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Paul Auster, Postmodern Author of ‘The New York Trilogy’ and ‘Smoke’, Dies at 77

Paul Auster, the best-selling postmodern author, noir novelist and screenwriter behind “Smoke,” “Lulu on the Bridge” and “The Inner Life of Martin Frost,” has died. He was 77.

The death of the author of “The New York Trilogy” and “4 3 2 1” was confirmed Wednesday by his literary representatives at the Carol Mann Agency, the Associated Press said. No details were provided about his death, and agency representatives did not immediately respond to The Times’ request for comment on Wednesday.

The New York Times reported that Auster died Tuesday evening at his home in Brooklyn from complications of lung cancer. The writer was diagnosed with cancer in 2022.

Auster, who also enjoyed a prolific career as a poet and memoirist, became a fixture on the Brooklyn literary scene. He was known for his “metafiction” and for drawing attention to the artifice of storytelling. Although his commercial success in the United States was modest, he was deeply admired abroad and received several awards during his prolific career, including the Prince of Asturias Award for Literature, the Prix Médicis étranger, an Independent Spirit Award, and the Premio Napoli . He was also a member of the American Academy of Arts and Letters, the American Academy of Arts and Sciences and was Commandeur de l’Ordre des Arts et des Lettres.

Read more:Review: For a door stopper, ‘4 3 2 1’ by Paul Auster is surprisingly light

“Listen, money is important. Everyone cares about money. And if you don’t have money, money becomes the overriding obsession of your life,” he said on the “Bat Segundo Show” in 2008. “I wrote a whole book about that .… ‘Hand to mouth.’ And the only good thing about making money is that you don’t have to think about money. It’s the only value. Because if you don’t have it, you’re crushed. And I was crushed for a long time in my life.”

Dubbed “the dean of American postmodernists” and “the most meta of American metafictional writers,” Auster’s oeuvre has numbered more than thirty books since he began publishing in the 1970s. He created fiction that was based on reality, but also challenged its definition. His seminal 1985 novel, “City of Glass,” combined hard-boiled detective fiction with existential investigation and featured a character named Paul Auster. The 1986 sequels, ‘Ghosts’ and ‘The Locked Room’, included Auster’s famous ‘New York Trilogy’. His 1994 fable, “Mr. Vertigo,” contained literal fantasies; and his 2008 work “Man in the Dark” created dreamscapes that evoked parallel visions of contemporary America, according to Times contributor Malcolm Forbes.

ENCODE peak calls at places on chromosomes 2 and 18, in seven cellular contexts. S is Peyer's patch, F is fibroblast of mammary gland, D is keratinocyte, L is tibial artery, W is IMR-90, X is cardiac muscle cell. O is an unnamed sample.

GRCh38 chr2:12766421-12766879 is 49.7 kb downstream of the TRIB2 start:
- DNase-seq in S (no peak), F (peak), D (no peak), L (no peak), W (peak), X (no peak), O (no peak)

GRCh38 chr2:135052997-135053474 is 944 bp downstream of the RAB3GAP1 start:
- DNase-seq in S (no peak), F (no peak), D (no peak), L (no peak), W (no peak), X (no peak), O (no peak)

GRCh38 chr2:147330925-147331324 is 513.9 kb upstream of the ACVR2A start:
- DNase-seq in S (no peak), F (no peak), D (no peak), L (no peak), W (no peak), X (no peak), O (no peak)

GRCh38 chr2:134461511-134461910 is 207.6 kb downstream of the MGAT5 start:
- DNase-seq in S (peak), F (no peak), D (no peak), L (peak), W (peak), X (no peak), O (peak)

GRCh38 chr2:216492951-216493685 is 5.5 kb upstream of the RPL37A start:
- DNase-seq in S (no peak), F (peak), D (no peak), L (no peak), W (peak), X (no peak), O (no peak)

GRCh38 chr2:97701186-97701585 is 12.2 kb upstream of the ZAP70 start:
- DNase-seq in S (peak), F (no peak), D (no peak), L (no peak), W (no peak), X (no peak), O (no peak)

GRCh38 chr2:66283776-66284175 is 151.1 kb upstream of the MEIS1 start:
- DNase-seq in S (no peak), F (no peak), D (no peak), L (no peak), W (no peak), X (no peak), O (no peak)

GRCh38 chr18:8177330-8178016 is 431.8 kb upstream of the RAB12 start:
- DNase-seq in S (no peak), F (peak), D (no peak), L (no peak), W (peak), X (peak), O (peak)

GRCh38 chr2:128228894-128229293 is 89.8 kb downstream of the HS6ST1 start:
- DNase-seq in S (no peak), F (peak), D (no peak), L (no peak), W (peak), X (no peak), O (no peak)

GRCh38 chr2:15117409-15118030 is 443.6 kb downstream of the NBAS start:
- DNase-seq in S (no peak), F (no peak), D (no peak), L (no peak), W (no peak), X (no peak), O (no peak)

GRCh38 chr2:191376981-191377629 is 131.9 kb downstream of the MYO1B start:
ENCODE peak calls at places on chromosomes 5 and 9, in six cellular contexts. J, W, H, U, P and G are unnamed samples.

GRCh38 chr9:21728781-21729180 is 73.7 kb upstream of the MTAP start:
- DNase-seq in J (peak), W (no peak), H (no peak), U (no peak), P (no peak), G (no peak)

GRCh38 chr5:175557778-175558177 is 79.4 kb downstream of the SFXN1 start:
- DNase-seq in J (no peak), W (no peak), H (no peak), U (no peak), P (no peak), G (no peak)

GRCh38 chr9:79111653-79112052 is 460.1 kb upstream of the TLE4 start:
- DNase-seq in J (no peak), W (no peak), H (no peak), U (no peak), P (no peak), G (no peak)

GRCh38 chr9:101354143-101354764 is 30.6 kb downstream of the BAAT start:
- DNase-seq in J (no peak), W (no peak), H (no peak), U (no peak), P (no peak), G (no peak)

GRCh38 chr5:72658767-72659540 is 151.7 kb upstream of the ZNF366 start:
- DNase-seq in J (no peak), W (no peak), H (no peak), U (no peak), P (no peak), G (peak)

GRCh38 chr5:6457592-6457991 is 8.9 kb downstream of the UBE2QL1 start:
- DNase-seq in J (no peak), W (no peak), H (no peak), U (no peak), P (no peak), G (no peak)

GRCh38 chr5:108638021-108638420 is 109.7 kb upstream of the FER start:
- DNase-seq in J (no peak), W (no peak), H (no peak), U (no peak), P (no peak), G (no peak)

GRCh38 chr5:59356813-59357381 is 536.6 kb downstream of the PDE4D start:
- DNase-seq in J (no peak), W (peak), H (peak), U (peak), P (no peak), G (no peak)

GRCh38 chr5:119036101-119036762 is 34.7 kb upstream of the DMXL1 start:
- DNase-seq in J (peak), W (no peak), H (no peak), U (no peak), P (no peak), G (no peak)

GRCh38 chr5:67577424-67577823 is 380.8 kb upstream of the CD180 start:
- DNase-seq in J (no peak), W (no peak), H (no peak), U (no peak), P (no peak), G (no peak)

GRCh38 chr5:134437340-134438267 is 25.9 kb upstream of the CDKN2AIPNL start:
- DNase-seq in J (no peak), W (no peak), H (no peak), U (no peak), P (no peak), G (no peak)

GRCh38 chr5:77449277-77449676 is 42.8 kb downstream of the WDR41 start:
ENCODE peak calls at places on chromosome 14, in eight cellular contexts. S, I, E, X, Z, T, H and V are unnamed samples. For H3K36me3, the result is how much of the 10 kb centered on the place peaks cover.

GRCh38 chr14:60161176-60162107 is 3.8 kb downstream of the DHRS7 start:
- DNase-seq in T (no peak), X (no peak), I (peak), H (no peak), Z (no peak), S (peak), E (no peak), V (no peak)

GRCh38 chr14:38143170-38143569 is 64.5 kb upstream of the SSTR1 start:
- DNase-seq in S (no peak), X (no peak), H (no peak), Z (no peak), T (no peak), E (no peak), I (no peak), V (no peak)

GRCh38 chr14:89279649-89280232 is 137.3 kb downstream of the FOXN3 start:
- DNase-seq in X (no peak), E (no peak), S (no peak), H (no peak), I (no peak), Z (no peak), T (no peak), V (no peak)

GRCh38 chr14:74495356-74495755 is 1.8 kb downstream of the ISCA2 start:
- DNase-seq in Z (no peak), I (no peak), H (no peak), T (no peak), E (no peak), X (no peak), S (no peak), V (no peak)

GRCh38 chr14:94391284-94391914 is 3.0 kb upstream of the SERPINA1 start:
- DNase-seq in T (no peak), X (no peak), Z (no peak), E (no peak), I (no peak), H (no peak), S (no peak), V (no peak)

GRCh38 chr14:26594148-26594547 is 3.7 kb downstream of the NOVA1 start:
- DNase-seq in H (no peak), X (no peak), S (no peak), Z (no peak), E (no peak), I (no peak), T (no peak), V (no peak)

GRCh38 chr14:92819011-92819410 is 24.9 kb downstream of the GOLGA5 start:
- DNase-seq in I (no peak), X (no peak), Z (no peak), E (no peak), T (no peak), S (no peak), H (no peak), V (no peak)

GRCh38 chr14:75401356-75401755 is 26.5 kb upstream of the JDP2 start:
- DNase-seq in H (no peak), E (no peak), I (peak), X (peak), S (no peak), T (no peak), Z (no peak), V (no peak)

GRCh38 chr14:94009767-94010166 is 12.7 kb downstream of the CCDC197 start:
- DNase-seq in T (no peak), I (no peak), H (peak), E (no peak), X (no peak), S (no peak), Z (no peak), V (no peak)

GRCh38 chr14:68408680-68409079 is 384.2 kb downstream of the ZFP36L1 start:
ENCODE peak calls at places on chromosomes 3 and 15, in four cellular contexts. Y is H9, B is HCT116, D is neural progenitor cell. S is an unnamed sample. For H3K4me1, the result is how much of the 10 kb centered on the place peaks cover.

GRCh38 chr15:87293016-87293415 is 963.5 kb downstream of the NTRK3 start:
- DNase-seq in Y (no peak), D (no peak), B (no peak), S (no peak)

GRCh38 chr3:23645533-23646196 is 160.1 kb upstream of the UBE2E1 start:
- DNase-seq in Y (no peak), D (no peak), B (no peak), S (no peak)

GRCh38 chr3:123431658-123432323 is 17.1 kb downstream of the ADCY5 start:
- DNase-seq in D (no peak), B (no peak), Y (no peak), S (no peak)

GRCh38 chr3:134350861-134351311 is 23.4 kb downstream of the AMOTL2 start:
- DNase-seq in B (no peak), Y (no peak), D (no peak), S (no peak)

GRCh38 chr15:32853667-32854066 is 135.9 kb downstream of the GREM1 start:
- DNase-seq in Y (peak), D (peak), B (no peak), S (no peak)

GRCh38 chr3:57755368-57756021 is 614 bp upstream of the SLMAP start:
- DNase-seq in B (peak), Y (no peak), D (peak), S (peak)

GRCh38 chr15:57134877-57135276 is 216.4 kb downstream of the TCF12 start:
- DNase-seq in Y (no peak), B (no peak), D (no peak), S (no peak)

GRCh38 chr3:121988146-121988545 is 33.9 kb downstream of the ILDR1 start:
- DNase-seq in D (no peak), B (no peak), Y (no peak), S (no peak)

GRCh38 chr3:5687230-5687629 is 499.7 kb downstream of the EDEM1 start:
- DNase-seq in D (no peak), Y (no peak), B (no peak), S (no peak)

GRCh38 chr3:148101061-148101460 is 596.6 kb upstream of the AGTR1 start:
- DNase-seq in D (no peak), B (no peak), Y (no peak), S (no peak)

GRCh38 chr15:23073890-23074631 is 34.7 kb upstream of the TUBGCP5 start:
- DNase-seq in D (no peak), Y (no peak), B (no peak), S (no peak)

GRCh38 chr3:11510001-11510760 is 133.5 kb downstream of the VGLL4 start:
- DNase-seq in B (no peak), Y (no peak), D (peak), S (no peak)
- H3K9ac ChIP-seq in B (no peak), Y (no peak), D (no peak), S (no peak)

Read more:Paul Auster’s new novel lacks the usual postmodern fireworks. Thank God for that

His work imposed a sense of irreality on his readers, and his oeuvre was full of writers and themes that revolved around the elusiveness of human nature and the inadequacy of language to explore the matter, according to a Times review.

“Somehow you just get into what the words say,” he told KQED in 2009, “but you don’t even think about the words anymore.”

Paul Benjamin Auster was born on February 3, 1947 in Newark, NJ, and grew up in a middle-class Jewish family. His father was a greedy moneylender and his mother, who was about thirteen years younger, was a moneylender. The marriage eventually ended in divorce. Auster’s uncle, translator Allen Mandelbaum, left several boxes of books for his nephew to read while he traveled to Europe and the young Auster developed an interest in writing, literature and poetry.